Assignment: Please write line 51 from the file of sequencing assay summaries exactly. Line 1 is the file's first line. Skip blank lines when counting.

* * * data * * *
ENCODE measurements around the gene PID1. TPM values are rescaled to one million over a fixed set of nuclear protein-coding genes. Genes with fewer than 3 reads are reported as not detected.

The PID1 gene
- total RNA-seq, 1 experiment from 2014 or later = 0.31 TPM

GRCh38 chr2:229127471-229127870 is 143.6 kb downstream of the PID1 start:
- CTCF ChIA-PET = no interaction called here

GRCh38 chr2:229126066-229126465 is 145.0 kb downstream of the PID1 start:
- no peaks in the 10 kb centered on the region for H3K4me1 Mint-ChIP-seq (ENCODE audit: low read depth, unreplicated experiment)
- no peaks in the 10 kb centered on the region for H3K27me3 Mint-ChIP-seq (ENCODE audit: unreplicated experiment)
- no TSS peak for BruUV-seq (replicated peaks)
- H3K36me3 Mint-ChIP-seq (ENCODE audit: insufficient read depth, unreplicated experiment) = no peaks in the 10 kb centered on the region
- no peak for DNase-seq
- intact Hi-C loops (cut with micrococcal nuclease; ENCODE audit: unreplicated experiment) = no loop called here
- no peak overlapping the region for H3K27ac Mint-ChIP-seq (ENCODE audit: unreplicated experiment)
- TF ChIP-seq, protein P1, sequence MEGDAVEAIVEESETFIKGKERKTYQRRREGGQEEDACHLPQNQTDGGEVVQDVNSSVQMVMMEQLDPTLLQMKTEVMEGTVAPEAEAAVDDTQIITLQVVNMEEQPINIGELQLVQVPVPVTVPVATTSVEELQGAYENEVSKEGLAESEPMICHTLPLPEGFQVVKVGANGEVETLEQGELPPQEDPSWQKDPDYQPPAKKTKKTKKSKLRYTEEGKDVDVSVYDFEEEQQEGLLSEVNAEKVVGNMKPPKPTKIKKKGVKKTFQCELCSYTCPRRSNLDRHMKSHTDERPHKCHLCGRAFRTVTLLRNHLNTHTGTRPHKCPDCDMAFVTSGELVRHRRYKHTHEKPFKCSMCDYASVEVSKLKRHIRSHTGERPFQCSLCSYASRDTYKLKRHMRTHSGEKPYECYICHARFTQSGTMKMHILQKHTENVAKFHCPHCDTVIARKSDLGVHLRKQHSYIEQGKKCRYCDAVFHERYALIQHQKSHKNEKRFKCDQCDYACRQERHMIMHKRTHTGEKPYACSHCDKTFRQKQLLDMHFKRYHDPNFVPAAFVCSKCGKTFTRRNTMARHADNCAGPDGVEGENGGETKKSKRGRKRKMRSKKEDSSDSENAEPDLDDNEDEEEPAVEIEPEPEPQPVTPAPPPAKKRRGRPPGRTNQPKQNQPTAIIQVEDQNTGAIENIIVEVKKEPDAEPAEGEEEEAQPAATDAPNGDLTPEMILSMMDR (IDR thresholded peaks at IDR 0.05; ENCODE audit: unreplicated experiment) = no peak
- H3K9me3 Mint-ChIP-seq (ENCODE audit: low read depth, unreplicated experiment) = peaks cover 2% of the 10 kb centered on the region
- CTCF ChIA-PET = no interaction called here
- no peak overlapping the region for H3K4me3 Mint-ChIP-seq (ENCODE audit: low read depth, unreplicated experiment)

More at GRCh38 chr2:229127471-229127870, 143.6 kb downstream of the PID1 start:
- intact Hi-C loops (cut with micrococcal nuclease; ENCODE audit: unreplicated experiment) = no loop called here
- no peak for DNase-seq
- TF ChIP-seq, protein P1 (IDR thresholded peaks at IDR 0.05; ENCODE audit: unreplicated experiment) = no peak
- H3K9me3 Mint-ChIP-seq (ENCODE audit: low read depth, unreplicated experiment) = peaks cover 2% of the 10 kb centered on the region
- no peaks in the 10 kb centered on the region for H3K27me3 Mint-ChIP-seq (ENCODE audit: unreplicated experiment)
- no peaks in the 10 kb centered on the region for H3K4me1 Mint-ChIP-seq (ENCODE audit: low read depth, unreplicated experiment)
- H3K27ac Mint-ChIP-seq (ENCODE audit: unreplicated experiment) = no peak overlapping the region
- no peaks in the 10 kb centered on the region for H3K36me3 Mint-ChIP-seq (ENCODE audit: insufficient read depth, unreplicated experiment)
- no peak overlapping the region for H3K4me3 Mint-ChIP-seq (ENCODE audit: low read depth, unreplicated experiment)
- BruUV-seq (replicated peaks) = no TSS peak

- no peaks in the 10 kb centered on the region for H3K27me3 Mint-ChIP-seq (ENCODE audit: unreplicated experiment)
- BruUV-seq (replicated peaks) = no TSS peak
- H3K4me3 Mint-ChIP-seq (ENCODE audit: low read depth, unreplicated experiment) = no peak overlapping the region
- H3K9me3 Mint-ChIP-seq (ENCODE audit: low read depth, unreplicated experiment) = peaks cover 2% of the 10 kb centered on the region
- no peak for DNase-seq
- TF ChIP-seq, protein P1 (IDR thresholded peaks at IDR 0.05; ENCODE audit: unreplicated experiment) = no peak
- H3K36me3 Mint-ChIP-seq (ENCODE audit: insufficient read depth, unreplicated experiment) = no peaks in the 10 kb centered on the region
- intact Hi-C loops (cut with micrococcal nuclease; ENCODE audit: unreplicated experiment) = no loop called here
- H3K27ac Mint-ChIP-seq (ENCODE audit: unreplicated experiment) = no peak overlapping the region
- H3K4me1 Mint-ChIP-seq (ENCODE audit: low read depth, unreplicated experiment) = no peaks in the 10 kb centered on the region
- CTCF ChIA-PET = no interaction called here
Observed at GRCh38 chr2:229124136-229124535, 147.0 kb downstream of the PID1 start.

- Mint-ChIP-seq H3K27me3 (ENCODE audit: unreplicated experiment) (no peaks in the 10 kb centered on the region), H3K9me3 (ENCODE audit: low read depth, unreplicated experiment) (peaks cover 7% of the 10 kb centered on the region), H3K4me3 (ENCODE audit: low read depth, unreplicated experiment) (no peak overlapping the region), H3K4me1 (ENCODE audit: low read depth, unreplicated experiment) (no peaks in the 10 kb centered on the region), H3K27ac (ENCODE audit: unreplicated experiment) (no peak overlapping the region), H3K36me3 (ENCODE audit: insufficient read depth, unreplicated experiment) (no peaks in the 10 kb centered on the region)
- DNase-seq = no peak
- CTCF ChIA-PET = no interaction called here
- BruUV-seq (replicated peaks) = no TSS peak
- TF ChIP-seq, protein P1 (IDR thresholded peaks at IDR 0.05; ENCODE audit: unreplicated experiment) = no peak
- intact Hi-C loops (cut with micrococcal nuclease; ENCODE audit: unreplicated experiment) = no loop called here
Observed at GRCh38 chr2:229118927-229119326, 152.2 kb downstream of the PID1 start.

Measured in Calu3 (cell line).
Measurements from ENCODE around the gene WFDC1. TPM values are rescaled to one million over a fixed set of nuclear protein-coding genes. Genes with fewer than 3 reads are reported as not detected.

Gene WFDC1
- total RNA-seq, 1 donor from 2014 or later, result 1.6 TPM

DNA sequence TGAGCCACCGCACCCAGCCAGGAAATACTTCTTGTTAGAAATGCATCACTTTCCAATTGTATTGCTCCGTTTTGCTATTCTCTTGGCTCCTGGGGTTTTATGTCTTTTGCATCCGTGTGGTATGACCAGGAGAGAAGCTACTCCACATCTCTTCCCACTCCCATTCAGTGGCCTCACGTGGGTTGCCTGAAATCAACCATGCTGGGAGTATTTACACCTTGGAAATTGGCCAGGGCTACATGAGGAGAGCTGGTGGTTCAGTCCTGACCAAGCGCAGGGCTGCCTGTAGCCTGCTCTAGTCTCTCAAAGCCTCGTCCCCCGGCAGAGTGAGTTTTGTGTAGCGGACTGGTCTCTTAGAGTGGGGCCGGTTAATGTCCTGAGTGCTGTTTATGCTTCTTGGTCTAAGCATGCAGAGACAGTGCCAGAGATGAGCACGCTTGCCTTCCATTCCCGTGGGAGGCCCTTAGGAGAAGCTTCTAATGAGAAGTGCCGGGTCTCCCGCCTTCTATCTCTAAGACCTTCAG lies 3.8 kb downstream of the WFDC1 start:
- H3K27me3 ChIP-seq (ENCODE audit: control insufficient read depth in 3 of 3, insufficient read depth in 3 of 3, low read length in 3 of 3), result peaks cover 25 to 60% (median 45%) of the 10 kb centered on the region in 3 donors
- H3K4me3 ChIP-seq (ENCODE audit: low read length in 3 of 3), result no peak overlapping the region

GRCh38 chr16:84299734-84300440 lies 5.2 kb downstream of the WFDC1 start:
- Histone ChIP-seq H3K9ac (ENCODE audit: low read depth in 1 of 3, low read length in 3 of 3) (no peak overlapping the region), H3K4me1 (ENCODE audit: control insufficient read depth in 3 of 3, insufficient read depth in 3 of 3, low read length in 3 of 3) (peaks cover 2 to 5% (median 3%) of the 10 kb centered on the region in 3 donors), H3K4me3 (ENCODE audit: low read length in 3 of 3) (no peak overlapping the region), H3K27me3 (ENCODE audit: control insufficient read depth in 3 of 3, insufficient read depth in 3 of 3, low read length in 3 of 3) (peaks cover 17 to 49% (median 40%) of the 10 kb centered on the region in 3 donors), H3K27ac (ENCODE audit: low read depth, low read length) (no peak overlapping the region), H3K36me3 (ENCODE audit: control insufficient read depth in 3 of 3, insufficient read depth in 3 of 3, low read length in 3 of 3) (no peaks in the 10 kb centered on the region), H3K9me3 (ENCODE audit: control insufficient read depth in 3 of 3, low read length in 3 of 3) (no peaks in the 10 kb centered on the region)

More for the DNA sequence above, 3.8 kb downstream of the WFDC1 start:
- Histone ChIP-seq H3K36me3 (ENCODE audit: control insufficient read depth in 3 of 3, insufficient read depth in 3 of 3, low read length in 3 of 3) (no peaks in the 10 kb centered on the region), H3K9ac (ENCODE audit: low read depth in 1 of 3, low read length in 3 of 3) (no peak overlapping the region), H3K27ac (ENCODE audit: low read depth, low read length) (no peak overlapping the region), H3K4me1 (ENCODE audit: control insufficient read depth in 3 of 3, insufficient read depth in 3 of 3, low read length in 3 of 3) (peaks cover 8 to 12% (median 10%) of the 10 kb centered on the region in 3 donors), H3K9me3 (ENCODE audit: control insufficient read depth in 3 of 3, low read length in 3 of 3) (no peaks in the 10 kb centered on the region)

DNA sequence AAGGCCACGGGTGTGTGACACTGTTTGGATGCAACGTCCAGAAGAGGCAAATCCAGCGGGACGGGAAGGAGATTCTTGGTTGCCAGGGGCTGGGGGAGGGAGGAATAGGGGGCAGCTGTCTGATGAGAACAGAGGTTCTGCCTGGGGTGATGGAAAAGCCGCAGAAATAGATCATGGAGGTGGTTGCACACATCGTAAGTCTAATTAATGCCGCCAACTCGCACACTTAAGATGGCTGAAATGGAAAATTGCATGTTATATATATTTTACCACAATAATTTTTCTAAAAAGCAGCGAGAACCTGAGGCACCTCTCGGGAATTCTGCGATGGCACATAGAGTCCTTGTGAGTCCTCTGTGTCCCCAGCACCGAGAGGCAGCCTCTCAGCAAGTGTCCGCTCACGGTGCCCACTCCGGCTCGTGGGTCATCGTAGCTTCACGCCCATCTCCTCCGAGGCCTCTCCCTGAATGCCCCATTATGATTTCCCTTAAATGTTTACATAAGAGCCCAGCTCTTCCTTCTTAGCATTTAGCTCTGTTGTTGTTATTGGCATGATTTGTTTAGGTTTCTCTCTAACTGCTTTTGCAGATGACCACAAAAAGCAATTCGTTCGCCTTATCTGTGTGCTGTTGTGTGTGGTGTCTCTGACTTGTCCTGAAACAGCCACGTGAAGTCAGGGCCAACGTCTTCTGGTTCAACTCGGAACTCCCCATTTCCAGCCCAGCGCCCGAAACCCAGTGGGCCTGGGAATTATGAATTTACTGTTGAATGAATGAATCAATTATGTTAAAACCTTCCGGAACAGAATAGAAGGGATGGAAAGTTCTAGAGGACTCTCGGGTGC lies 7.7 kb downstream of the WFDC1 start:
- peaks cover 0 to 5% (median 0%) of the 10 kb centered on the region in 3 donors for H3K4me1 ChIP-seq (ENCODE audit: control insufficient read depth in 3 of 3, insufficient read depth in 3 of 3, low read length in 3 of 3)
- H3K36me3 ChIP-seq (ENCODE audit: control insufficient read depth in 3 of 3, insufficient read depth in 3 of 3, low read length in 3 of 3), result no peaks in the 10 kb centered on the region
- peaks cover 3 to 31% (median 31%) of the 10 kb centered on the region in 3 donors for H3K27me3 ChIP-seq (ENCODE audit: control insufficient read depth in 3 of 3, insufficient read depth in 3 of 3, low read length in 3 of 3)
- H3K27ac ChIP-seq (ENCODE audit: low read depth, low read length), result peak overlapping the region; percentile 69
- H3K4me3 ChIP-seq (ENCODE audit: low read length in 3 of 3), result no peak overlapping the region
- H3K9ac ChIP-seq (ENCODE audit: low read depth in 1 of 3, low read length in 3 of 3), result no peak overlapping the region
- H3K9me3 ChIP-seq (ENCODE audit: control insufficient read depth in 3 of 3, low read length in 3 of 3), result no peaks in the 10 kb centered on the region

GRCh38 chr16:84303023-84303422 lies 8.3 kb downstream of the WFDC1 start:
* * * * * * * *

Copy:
- total RNA-seq, 1 donor from 2014 or later, result 1.6 TPM